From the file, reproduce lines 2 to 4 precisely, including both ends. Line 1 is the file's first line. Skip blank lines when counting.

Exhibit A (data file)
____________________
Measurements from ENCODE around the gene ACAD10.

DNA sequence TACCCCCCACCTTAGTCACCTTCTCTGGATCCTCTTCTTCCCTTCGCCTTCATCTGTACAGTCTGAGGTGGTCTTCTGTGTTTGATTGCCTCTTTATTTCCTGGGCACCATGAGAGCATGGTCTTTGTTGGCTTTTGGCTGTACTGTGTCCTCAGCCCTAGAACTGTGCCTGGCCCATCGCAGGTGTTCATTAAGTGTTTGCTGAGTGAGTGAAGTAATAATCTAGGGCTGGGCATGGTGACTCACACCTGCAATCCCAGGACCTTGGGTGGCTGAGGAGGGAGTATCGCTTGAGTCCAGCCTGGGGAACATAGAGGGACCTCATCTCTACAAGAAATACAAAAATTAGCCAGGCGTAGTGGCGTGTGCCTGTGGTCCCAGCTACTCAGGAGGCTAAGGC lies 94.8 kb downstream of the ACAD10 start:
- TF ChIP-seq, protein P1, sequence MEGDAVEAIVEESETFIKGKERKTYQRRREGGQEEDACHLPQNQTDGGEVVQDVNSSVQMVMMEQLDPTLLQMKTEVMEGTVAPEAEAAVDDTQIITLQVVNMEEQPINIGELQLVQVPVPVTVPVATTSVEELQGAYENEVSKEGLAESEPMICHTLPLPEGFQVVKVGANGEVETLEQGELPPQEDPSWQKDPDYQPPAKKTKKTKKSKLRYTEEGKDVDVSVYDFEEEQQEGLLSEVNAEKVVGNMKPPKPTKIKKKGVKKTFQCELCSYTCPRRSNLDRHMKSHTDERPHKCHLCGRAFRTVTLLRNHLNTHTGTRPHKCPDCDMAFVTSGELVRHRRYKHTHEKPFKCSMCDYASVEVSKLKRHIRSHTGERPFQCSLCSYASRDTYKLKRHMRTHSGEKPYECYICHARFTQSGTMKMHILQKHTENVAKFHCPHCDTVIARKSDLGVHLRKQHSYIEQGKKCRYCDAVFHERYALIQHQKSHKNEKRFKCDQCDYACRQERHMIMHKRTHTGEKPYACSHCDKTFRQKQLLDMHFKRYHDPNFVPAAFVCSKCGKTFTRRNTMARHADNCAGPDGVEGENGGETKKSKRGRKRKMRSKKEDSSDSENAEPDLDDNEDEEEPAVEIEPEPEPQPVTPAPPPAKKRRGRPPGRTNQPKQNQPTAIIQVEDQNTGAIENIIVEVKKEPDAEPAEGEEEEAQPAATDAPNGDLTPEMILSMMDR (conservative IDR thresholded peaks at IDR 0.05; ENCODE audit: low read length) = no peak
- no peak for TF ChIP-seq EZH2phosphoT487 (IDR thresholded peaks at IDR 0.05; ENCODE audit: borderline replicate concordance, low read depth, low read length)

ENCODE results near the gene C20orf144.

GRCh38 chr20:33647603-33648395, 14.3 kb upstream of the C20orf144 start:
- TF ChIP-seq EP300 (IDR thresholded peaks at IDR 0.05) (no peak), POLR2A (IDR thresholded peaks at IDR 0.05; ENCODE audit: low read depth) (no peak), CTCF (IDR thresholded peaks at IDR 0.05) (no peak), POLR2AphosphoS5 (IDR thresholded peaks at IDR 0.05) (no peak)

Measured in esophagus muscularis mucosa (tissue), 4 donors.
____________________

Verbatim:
DNA sequence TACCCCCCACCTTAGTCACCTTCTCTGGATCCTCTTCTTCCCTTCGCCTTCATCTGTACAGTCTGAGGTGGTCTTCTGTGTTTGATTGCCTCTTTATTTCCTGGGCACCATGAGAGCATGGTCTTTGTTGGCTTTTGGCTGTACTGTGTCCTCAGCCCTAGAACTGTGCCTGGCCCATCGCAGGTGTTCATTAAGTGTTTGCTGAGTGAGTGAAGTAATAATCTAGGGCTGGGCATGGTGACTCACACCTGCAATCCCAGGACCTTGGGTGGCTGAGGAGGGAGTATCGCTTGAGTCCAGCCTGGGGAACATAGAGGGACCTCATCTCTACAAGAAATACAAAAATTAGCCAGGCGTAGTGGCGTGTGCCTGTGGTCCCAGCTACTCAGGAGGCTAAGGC lies 94.8 kb downstream of the ACAD10 start:
- TF ChIP-seq, protein P1, sequence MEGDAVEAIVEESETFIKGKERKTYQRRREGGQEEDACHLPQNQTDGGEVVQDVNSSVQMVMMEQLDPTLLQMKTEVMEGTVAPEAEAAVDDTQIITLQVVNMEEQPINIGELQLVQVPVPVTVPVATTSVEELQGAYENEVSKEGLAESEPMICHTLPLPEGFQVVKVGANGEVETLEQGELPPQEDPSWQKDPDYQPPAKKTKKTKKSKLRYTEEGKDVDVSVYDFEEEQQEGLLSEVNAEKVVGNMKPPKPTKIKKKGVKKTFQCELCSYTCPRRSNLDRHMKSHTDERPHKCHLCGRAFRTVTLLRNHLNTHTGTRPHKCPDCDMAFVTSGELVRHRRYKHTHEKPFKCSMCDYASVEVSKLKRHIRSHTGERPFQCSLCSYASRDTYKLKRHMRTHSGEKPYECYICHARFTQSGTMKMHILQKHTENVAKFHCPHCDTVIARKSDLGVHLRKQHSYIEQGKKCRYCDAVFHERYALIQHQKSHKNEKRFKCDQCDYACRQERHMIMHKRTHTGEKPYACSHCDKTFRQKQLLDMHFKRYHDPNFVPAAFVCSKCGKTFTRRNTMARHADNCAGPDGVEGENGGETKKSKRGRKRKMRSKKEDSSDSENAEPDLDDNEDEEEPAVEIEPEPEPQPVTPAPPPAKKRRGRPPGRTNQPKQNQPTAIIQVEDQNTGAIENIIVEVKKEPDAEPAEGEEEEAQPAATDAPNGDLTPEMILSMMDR (conservative IDR thresholded peaks at IDR 0.05; ENCODE audit: low read length) = no peak
- no peak for TF ChIP-seq EZH2phosphoT487 (IDR thresholded peaks at IDR 0.05; ENCODE audit: borderline replicate concordance, low read depth, low read length)